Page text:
Kelly Leighton

Last Updated: November 9, 2017 | View all posts by Kelly Leighton

Your clients found their dream home, sold their old home, now all that’s left is… moving.

Carrie Niess, business analyst with American Financing, is here to help you make the process as easy as possible for your clients. The first thing to do when moving is create a timeline and follow a checklist, she said.

After that, get to work. Assuming the next tenants or homeowners will not be moving in immediately, homeowners should remember to defrost the refrigerator and unplug any appliances left behind, Niess said. Next, “ensure you have taken inventory of the items you’re moving. This is especially important when making long distance moves. You want to be sure nothing accidentally goes missing, and if it does, you’ll need to be sure you can account for it, not that it’s not misplaced elsewhere or thrown out. An efficient way to do this is to plan new rooms before you pack old rooms, and of course, keep a list of items that belong in that room,” she suggested.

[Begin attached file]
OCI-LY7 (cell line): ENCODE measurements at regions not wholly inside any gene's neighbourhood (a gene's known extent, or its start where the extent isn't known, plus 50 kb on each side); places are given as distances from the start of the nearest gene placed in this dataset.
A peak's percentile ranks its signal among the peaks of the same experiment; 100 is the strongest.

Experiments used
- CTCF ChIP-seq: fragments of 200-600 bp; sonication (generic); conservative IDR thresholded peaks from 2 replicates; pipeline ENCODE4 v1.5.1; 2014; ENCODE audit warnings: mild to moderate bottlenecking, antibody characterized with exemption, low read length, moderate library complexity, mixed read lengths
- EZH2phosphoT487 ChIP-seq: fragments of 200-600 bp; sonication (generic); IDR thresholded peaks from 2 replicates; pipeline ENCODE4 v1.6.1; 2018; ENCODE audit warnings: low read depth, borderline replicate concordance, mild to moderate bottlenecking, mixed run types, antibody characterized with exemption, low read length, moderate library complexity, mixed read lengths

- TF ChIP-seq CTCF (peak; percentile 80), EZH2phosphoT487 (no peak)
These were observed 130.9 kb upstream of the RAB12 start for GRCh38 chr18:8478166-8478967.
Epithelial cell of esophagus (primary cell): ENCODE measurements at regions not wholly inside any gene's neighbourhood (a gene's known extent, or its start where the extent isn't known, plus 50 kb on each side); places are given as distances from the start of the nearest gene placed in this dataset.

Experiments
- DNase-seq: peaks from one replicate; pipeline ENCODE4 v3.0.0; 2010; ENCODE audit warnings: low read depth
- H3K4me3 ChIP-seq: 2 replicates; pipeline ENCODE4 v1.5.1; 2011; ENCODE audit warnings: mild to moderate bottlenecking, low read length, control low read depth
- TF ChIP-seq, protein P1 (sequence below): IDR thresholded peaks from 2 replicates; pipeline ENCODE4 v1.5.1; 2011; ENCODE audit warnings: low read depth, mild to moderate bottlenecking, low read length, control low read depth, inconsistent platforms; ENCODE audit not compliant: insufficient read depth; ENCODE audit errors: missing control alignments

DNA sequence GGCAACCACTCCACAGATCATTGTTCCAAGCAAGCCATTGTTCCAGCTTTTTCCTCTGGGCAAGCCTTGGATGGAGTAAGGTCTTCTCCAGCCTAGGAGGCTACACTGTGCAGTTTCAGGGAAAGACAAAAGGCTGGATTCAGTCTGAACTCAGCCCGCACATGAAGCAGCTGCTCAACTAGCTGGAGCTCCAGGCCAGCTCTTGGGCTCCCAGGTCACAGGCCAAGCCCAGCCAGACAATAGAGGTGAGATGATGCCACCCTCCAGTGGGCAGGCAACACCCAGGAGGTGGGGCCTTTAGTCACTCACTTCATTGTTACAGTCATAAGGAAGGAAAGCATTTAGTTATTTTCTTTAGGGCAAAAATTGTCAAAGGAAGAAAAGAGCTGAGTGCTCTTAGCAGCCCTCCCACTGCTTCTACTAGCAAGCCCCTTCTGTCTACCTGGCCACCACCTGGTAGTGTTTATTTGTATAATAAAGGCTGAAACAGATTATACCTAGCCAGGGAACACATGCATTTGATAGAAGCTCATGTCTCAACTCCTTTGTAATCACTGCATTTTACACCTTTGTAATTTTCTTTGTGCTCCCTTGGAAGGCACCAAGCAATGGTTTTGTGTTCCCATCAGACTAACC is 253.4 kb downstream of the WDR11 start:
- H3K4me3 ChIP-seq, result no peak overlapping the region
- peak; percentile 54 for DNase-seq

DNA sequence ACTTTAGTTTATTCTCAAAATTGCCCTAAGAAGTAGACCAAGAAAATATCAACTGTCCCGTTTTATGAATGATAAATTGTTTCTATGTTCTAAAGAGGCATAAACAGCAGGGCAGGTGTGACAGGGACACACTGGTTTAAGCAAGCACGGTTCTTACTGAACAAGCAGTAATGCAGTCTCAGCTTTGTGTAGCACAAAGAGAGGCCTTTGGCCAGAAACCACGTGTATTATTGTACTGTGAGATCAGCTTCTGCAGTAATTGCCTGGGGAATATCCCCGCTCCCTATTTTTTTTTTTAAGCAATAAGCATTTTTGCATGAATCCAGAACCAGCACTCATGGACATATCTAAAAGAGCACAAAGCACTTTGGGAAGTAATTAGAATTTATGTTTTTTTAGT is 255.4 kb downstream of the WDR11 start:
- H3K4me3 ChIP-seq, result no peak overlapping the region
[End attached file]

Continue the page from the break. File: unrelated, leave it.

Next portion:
Niess also recommended reminding your clients to cancel or transfer utility services and complete a change of address through the post office. While packing, create “an easily accessible box that’s packed with essentials, such as toilet paper, cleaning supplies, first-aid kit, paper plates, utensils, etc. Even if the movers arrive on time and your boxes are properly labeled, it’s never easy to find what you’re looking for,” she said.

And don’t forget about pets and children’s needs, she said. “A new environment can be stressful for them. Be sure to take the time to be sure they know what’s going on, they have some favorite toys nearby, and maybe even have an off-site play date scheduled during the physical move so they’re not scared or overwhelmed by the chaos.”

“Moving can be stressful. Real estate agents are expert movers, whether they realize it or not. Making recommendations on trusted moving companies, or suggesting apps like Nextdoor are easy ways to offer support without being too pushy or adding too much work to a client’s already full plate,” she added.